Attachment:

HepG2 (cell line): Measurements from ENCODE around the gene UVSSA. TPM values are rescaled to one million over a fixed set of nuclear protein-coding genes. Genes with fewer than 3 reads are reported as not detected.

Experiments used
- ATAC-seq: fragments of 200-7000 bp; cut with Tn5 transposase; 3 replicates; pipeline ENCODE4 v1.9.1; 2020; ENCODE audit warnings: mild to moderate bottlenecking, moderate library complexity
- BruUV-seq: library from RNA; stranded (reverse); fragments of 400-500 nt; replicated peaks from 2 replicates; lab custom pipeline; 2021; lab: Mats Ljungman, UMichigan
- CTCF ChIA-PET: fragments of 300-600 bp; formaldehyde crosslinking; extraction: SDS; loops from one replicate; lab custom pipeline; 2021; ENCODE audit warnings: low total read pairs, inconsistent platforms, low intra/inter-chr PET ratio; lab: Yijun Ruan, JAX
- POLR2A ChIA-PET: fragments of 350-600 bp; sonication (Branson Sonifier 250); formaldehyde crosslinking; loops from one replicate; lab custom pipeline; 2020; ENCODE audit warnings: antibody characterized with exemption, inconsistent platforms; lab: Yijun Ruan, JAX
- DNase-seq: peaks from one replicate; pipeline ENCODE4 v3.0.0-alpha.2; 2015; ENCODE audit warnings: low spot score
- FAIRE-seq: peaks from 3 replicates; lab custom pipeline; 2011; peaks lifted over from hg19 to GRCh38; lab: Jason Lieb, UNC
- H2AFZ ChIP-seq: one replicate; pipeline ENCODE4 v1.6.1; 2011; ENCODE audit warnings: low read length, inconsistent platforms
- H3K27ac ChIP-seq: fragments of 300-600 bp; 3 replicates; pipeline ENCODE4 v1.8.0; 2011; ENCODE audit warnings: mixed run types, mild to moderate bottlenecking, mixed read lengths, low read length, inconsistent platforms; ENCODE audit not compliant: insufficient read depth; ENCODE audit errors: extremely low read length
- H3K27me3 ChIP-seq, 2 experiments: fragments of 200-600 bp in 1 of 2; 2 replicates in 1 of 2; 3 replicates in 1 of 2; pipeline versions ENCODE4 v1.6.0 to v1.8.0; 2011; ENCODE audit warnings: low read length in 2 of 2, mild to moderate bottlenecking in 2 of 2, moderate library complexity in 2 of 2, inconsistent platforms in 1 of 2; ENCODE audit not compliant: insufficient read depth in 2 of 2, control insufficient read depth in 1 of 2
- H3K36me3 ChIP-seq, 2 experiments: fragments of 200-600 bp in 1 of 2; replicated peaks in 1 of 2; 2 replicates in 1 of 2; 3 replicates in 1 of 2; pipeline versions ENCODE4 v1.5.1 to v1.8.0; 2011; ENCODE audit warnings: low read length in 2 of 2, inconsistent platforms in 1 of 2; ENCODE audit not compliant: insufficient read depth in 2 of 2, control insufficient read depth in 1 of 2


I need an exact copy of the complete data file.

HepG2 (cell line): Measurements from ENCODE around the gene UVSSA. TPM values are rescaled to one million over a fixed set of nuclear protein-coding genes. Genes with fewer than 3 reads are reported as not detected.

Experiments used
- ATAC-seq: fragments of 200-7000 bp; cut with Tn5 transposase; 3 replicates; pipeline ENCODE4 v1.9.1; 2020; ENCODE audit warnings: mild to moderate bottlenecking, moderate library complexity
- BruUV-seq: library from RNA; stranded (reverse); fragments of 400-500 nt; replicated peaks from 2 replicates; lab custom pipeline; 2021; lab: Mats Ljungman, UMichigan
- CTCF ChIA-PET: fragments of 300-600 bp; formaldehyde crosslinking; extraction: SDS; loops from one replicate; lab custom pipeline; 2021; ENCODE audit warnings: low total read pairs, inconsistent platforms, low intra/inter-chr PET ratio; lab: Yijun Ruan, JAX
- POLR2A ChIA-PET: fragments of 350-600 bp; sonication (Branson Sonifier 250); formaldehyde crosslinking; loops from one replicate; lab custom pipeline; 2020; ENCODE audit warnings: antibody characterized with exemption, inconsistent platforms; lab: Yijun Ruan, JAX
- DNase-seq: peaks from one replicate; pipeline ENCODE4 v3.0.0-alpha.2; 2015; ENCODE audit warnings: low spot score
- FAIRE-seq: peaks from 3 replicates; lab custom pipeline; 2011; peaks lifted over from hg19 to GRCh38; lab: Jason Lieb, UNC
- H2AFZ ChIP-seq: one replicate; pipeline ENCODE4 v1.6.1; 2011; ENCODE audit warnings: low read length, inconsistent platforms
- H3K27ac ChIP-seq: fragments of 300-600 bp; 3 replicates; pipeline ENCODE4 v1.8.0; 2011; ENCODE audit warnings: mixed run types, mild to moderate bottlenecking, mixed read lengths, low read length, inconsistent platforms; ENCODE audit not compliant: insufficient read depth; ENCODE audit errors: extremely low read length
- H3K27me3 ChIP-seq, 2 experiments: fragments of 200-600 bp in 1 of 2; 2 replicates in 1 of 2; 3 replicates in 1 of 2; pipeline versions ENCODE4 v1.6.0 to v1.8.0; 2011; ENCODE audit warnings: low read length in 2 of 2, mild to moderate bottlenecking in 2 of 2, moderate library complexity in 2 of 2, inconsistent platforms in 1 of 2; ENCODE audit not compliant: insufficient read depth in 2 of 2, control insufficient read depth in 1 of 2
- H3K36me3 ChIP-seq, 2 experiments: fragments of 200-600 bp in 1 of 2; replicated peaks in 1 of 2; 2 replicates in 1 of 2; 3 replicates in 1 of 2; pipeline versions ENCODE4 v1.5.1 to v1.8.0; 2011; ENCODE audit warnings: low read length in 2 of 2, inconsistent platforms in 1 of 2; ENCODE audit not compliant: insufficient read depth in 2 of 2, control insufficient read depth in 1 of 2